A:

Shareholders' equity is a part of the calculation of a company's net equity, but the terms are not synonymous.

Shareholders' equity is the amount of public financing a company has obtained through the sale of shares of both common and preferred stock. As it appears on a company's balance sheet, shareholder equity is listed with other liabilities, which are subtracted from the company's total assets to determine the net equity of the company. The net equity of a company is also referred to as retained earnings. A portion of the retained earnings is usually returned to shareholders in the form of dividend payments, which then increases the total shareholders' equity.

Market analysts and investors prefer to see a good, stable balance between the amount of retained earnings that a company pays out to investors in the form of dividends and the amount the company ultimately retains to reinvest to grow its business.

Shareholders' equity is an important figure that analysts use in equity valuation to determine what return is being generated by the company on the total amount invested by equity investors. Both analysts and investors consider the return on equity (ROE) that is calculated by dividing a company's net income for the year by the total shareholders' equity. In the calculation of ROE, preferred shares are not typically included. The ROE metric is used to assess both the profitability and growth rate of a company. As with the balance of retained earnings and dividend payments, analysts prefer to see stable or improving numbers in the ROE calculation over time.

RELATED FAQS
  1. What is the difference between ROCE and ROE?

    Discover how investors and analysts utilize the return on equity and return on capital employed ratios to gauge financial ... Read Answer >>
  2. What is the average return on equity for a company in the retail sector?

    Find out more about return on equity, how to calculate it and the average return on equity for companies in the retail sector. Read Answer >>
  3. What's the difference between retained earnings and revenue?

    See why retained earnings and revenue are both considered important measurements of a company's financial performance, and ... Read Answer >>
  4. How do dividends affect retained earnings?

    Find out how distribution of dividends affects a company's retained earnings, including the difference between cash dividends ... Read Answer >>
Related Articles
  1. Investing

    High Return On Equity Businesses

    Companies with high returns on equity usually see an increasing stock price in the future.
  2. Managing Wealth

    Looking Deeper Into Capital Allocation

    Discover how companies decide how to spend their cash in a variety of market conditions.
  3. Investing

    Decoding DuPont Analysis

    Get a deeper understanding of ROE with these three-step and five-step calculations.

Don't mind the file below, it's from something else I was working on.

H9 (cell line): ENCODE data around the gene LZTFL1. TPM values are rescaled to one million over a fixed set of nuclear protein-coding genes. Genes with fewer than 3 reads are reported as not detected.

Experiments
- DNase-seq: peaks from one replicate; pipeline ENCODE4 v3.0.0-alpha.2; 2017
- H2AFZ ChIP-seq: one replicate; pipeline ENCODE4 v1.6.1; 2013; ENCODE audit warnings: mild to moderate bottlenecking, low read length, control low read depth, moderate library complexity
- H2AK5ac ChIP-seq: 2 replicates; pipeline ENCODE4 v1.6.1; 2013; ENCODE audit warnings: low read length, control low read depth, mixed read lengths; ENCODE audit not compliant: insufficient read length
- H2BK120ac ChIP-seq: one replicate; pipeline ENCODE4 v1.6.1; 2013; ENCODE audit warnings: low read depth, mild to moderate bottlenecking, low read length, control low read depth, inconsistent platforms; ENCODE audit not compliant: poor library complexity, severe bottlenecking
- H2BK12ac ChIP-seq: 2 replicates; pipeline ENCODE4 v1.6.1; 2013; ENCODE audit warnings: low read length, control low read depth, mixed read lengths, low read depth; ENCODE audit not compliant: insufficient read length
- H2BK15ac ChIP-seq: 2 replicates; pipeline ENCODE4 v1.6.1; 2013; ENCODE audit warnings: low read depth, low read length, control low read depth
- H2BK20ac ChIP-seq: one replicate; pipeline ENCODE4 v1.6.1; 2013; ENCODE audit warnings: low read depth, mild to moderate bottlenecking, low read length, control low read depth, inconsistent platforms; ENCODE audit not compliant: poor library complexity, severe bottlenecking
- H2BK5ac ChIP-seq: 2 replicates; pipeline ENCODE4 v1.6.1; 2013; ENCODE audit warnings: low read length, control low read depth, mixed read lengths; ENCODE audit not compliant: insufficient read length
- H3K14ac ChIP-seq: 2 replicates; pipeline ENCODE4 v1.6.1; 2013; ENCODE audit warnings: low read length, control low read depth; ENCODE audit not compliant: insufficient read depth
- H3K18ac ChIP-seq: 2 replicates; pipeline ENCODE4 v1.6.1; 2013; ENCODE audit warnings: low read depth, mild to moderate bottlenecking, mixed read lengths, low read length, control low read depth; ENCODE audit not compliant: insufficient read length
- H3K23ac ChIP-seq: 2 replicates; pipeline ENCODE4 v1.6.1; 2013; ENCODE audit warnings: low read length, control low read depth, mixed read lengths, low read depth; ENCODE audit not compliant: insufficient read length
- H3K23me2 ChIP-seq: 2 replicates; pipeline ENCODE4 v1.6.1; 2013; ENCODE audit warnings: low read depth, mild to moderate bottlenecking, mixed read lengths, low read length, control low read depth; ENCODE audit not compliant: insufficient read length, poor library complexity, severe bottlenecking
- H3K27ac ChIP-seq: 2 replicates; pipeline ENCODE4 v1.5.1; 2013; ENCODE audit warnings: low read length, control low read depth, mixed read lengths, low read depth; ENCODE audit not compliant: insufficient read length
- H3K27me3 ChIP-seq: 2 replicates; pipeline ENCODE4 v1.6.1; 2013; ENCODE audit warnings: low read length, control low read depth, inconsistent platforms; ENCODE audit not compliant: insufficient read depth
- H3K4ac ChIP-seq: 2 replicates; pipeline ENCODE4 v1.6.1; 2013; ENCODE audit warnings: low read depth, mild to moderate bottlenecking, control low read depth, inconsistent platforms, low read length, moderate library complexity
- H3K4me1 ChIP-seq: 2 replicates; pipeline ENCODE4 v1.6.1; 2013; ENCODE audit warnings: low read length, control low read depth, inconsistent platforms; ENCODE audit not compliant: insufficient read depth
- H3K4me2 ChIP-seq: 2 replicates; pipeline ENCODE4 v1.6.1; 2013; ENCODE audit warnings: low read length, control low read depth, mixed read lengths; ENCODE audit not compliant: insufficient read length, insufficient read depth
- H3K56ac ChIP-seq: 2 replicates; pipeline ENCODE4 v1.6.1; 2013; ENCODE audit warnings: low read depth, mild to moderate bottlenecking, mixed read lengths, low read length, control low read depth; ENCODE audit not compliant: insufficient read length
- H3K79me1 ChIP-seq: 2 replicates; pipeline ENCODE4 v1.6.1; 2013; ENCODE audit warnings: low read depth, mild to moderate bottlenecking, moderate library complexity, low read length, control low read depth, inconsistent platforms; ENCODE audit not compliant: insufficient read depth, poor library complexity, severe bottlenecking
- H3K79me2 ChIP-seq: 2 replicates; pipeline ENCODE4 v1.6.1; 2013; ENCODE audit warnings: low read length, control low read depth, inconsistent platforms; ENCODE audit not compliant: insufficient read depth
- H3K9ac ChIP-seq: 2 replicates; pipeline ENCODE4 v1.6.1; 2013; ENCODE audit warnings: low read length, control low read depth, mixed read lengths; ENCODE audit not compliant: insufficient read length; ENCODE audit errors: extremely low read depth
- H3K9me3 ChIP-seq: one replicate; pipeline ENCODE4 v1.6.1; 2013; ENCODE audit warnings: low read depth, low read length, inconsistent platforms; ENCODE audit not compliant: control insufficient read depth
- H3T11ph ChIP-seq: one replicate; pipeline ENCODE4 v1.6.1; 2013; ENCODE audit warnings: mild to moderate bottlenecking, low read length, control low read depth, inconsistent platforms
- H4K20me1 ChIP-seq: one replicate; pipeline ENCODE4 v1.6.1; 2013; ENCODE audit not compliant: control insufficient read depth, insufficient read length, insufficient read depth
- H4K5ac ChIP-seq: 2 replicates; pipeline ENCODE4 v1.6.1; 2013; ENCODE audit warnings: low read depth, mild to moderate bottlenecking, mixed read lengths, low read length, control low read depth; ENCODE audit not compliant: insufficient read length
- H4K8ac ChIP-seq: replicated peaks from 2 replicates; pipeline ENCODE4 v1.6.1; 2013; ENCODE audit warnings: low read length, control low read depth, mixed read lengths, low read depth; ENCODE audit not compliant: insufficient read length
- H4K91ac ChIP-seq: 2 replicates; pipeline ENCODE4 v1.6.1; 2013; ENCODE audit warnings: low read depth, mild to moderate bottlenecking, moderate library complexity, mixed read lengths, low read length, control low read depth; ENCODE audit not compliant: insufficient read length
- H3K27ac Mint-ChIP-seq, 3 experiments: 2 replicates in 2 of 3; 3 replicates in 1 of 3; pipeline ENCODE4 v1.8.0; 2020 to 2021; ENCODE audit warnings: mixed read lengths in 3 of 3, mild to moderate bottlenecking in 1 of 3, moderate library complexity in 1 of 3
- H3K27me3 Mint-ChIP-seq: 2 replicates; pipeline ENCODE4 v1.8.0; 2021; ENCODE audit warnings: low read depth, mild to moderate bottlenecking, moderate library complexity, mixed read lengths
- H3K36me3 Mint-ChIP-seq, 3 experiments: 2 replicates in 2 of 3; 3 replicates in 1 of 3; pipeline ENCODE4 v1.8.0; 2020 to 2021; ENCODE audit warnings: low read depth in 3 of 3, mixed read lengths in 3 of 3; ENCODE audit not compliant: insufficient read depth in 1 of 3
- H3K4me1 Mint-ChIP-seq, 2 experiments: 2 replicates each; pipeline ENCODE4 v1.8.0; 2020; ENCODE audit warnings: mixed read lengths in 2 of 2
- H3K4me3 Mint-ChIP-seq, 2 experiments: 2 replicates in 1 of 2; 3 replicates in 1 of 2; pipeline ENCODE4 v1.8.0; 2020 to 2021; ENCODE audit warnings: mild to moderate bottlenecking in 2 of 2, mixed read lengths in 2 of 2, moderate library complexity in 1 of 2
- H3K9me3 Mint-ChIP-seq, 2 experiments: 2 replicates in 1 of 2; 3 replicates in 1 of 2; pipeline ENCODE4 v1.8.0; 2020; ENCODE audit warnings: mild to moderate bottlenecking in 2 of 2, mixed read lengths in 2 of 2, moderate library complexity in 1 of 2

4. Investing

    Earnings Power Drives Stocks

    Internal return on investment helps determine a stock's ability to propel shareholder returns.
  5. Investing

    Analyzing Amazon's Return on Equity (ROE) (AMZN)

    Learn how to analyze Amazon's return on equity (ROE), especially given the company's focus on capital investments, as opposed to short-term earnings.
  6. Investing

    Analyzing Wells Fargo's Return on Equity (WFC)

    Examine Wells Fargo & Company's return on equity and how stacks up against its major competitors, along with future projections for the company's ROE.
  7. Investing

    Analyzing Facebook's Return on Equity (FB)

    Learn about Facebook's return on equity (ROE), and find out how it compares to its peers. Discover how net margin, asset turnover and financial leverage impacted its ROE.
  8. Investing

    Balance Sheet: Analyzing Owners' Equity

    Analyzing owners’ equity is an important analytics tool, but it should be done in the context of other tools such as analyzing the assets and liabilities on the balance sheet.
  9. Small Business

    The financial characteristics of a successful company

    There are many factors that contribute to a profitable business. Find out some of the financial characteristics that create a competitive advantage.
RELATED TERMS
  1. Shareholders' Equity (SE)

    Shareholder's equity (SE) is the owner's claim after subtracting ...
  2. Retained Earnings

    Retained earnings are the cumulative net earnings or profit of ...
  3. Balance Sheet

    A balance sheet reports a company's assets, liabilities and shareholders' ...
  4. Capital Dividend

    A capital dividend is a type of payment a firm makes to its investors ...
  5. Equity Fund

    An equity fund is a type of fund that uses investors' capital ...
  6. DuPont Analysis

    DuPont analysis is a fundamental performance measurement framework ...
Hot Definitions
  1. Gross Margin

    A company's total sales revenue minus its cost of goods sold, divided by the total sales revenue, expressed as a percentage. ...
  2. Inflation

    Inflation is the rate at which prices for goods and services is rising and the worth of currency is dropping.
  3. Discount Rate

    Discount rate is the interest rate charged to commercial banks and other depository institutions for loans received from ...
  4. Economies of Scale

    Economies of scale refer to reduced costs per unit that arise from increased total output of a product. For example, a larger ...
  5. Quick Ratio

    The quick ratio measures a company’s ability to meet its short-term obligations with its most liquid assets.
  6. Leverage

    Leverage results from using borrowed capital as a source of funding when investing to expand the firm's asset base and generate ...
Trading Center